It sounds like they think it was a consensual transaction for sex or drugs or even revenge, none of which would make it ok even if were true, unless there were some established history between them outside the emergency room, which no one seems to be offering. There are lines between doctors and their patients that are not to be crossed, period. This clearly crosses those lines, plus those between normal and rapacious behavior to boot.

  10. Douglas M says

    The problem is that with all the false accusations made by women for anything from financial gain to political kudos (with the wrong sort of political thinking), there is a very reasonable amount of distrust whenever a genuine victim steps up. That is NOT to excuse people making logic pretzels trying to argue someone out of a disgusting practice, whether the assailant is male or female.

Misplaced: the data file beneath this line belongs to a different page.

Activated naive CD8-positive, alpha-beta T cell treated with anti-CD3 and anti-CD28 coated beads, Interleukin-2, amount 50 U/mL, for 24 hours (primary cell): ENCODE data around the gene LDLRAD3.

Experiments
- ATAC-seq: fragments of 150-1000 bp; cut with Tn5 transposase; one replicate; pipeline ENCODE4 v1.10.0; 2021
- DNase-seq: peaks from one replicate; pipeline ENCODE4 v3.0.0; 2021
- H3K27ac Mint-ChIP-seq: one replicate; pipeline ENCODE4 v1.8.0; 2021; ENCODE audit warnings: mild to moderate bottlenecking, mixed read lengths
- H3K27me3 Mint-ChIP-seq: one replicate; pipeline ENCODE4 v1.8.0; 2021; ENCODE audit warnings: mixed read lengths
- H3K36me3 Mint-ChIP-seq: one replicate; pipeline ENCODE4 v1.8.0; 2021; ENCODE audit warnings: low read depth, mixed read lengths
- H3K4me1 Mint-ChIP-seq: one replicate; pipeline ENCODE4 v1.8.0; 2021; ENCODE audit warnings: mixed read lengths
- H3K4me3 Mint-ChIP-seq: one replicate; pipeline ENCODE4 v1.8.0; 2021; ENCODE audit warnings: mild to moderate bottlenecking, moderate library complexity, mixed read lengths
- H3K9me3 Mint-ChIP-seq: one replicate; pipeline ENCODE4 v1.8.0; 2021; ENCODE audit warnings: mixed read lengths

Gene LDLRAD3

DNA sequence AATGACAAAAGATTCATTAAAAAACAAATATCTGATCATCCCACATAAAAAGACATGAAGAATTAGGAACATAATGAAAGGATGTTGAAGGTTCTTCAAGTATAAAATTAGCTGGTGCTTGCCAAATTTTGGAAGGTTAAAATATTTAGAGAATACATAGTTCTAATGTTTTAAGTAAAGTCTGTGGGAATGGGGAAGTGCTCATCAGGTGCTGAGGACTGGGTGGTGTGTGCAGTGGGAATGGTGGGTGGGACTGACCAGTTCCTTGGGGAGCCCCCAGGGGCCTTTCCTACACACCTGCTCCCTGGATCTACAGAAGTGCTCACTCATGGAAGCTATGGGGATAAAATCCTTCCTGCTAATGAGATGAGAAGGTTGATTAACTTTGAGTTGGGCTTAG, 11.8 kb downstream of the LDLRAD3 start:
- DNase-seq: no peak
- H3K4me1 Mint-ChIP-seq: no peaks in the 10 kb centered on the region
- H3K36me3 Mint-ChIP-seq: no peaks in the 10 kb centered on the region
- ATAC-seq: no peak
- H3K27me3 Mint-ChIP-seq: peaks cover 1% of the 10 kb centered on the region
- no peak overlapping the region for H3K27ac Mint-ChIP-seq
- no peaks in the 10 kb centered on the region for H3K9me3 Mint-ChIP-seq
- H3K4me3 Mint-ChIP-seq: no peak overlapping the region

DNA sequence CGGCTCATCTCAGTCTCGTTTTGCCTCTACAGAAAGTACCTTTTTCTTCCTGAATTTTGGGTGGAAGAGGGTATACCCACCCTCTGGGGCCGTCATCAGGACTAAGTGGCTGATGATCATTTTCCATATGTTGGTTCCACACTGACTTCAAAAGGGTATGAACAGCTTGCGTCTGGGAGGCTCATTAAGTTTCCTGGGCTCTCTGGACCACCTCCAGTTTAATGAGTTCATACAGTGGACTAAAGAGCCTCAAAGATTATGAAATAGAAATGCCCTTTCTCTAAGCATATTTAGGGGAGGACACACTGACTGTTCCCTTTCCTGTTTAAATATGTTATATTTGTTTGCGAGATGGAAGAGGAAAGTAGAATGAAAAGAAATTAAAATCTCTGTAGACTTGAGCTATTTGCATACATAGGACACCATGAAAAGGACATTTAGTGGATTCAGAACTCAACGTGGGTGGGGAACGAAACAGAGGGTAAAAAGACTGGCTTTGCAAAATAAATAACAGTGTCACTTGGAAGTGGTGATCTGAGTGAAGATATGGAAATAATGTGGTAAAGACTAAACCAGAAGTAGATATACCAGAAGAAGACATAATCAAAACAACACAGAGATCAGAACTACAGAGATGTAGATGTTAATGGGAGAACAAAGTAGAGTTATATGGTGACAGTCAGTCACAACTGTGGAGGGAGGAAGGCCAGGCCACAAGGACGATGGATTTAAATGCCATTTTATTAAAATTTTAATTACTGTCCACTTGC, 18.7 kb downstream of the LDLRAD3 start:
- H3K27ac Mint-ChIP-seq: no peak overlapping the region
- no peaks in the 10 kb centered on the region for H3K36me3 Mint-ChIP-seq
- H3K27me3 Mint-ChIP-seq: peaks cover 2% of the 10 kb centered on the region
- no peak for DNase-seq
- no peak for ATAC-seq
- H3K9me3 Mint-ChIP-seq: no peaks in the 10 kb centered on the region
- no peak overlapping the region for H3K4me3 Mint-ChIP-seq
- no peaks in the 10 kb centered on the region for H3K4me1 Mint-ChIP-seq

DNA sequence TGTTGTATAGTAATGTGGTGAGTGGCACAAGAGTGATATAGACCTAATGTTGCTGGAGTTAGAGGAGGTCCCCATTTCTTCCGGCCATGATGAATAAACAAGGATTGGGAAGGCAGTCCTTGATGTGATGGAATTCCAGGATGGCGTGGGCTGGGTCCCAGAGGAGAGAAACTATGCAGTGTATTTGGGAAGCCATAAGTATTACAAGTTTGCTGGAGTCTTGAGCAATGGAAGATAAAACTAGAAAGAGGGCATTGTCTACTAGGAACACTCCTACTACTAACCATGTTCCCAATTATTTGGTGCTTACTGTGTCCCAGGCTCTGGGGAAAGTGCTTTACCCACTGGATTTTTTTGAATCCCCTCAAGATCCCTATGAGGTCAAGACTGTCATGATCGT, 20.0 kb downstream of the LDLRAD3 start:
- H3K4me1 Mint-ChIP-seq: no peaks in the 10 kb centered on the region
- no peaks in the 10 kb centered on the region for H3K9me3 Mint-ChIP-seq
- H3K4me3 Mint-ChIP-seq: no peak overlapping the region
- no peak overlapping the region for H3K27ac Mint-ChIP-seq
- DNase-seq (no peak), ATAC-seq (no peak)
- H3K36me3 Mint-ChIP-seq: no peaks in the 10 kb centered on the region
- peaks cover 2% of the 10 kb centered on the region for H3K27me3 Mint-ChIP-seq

The only way around this situation is to openly treat false accusers with the harshness that would have been metered out to their victim if their victim had been found guilty. In the UK, they don’t even stop a false accuser from being protected under anonymity laws that protect any accuser from publicity (even though the accused is always named). False accusations must be harshly dealt with if genuine victims are to be treated as probably true.

  11. John Morales says

    Douglas, that’s your problem, not the problem.

    (Also, your technique of making an existence claim and then proceeding as if it were a general claim is pretty fucking feeble)

    False accusations must be harshly dealt with if genuine victims are to be treated as probably true.

    You suggesting that false claims are a general thing is itself a false accusation.

    (Just how harshly do you think you deserve to be dealt with?)

  12. kimzsendi says